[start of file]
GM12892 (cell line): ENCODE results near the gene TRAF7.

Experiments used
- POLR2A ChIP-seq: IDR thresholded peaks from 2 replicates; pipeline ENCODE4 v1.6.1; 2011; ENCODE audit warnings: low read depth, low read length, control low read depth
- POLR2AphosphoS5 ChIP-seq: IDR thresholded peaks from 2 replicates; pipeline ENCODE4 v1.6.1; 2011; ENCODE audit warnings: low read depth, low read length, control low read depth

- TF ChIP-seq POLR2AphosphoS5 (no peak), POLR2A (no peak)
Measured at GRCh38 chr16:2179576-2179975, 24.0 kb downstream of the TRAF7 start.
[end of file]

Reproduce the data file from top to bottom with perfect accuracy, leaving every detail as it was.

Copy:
GM12892 (cell line): ENCODE results near the gene TRAF7.

Experiments used
- POLR2A ChIP-seq: IDR thresholded peaks from 2 replicates; pipeline ENCODE4 v1.6.1; 2011; ENCODE audit warnings: low read depth, low read length, control low read depth
- POLR2AphosphoS5 ChIP-seq: IDR thresholded peaks from 2 replicates; pipeline ENCODE4 v1.6.1; 2011; ENCODE audit warnings: low read depth, low read length, control low read depth

- TF ChIP-seq POLR2AphosphoS5 (no peak), POLR2A (no peak)
Measured at GRCh38 chr16:2179576-2179975, 24.0 kb downstream of the TRAF7 start.